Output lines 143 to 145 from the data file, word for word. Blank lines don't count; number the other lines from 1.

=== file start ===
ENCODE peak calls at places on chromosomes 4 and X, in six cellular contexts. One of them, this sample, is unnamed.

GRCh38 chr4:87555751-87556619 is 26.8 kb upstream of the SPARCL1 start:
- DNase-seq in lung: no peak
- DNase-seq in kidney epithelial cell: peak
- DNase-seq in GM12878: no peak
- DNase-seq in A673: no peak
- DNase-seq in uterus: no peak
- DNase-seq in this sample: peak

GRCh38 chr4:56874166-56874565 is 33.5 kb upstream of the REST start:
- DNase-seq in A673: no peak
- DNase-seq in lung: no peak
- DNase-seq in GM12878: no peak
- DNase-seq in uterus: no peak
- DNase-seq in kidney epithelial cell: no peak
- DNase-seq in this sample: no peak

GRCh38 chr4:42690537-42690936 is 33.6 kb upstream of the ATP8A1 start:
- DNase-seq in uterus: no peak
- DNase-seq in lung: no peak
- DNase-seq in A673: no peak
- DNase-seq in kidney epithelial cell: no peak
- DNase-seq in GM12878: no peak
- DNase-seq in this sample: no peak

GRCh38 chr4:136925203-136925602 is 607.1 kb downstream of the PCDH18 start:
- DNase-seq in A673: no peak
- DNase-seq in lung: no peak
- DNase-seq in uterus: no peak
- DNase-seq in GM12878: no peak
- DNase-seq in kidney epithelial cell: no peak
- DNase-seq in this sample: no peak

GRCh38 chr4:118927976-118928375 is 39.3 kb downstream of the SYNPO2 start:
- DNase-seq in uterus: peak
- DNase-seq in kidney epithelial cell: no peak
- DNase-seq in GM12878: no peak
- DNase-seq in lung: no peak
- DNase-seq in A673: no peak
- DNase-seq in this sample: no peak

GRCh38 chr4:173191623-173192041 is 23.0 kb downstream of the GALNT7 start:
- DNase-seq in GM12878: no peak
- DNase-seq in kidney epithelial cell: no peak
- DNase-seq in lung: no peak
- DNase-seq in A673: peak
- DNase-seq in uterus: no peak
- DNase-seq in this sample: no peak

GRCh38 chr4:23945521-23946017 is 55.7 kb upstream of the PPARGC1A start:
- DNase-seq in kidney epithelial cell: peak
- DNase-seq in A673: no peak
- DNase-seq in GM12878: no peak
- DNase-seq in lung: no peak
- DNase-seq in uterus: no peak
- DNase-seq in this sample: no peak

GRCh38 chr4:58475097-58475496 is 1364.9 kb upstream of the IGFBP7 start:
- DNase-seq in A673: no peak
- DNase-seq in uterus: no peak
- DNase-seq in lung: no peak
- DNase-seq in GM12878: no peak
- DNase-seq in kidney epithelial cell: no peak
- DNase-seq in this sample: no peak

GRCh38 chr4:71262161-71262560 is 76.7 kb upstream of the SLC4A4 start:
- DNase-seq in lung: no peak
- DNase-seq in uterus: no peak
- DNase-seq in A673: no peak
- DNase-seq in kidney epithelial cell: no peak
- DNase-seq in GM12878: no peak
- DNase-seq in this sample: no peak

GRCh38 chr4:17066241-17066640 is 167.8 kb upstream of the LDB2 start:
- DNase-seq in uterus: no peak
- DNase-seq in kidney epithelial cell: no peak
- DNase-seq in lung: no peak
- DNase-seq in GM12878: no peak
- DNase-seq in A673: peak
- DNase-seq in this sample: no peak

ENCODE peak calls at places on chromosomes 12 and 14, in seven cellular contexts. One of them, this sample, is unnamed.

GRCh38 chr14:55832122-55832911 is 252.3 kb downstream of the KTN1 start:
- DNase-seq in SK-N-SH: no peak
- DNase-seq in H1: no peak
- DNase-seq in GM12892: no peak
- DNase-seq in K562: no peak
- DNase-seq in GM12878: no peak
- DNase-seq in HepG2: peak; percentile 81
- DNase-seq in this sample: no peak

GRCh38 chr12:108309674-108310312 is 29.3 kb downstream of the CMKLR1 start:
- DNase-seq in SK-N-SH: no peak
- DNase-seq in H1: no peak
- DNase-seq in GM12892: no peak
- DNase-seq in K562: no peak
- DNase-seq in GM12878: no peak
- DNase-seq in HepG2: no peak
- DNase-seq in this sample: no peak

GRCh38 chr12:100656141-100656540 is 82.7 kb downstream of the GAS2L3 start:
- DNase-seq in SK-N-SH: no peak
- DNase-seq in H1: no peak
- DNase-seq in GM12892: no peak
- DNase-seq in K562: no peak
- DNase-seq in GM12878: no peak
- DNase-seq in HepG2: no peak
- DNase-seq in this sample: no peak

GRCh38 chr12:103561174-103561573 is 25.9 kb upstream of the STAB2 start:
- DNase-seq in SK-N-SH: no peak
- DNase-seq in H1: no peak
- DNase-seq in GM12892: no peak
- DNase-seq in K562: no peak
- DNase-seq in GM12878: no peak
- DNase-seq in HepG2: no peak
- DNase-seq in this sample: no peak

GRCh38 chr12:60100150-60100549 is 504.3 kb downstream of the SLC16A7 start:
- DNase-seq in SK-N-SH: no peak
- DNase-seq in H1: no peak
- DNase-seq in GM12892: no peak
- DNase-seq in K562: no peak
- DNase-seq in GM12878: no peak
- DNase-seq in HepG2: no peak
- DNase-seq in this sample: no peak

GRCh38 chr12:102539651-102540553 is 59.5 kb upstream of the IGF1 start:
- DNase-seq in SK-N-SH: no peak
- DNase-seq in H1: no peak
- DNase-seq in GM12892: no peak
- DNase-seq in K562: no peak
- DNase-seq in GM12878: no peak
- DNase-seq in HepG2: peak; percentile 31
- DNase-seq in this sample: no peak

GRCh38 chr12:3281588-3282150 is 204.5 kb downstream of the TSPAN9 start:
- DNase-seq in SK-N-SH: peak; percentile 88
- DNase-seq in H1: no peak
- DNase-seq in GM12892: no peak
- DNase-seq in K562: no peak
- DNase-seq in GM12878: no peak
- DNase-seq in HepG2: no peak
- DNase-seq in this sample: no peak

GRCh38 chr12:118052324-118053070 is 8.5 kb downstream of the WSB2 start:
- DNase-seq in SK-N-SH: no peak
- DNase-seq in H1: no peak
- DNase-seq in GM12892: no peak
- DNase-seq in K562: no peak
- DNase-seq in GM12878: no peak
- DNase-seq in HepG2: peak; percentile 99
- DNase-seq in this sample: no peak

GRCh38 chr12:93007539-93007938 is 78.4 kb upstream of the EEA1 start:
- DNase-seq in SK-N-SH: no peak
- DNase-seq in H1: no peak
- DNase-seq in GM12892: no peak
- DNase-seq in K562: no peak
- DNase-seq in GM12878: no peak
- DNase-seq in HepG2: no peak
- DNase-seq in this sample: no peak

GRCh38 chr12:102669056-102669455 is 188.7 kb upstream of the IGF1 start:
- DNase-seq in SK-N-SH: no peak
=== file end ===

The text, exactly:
- DNase-seq in HepG2: no peak
- DNase-seq in this sample: no peak

GRCh38 chr12:102669056-102669455 is 188.7 kb upstream of the IGF1 start: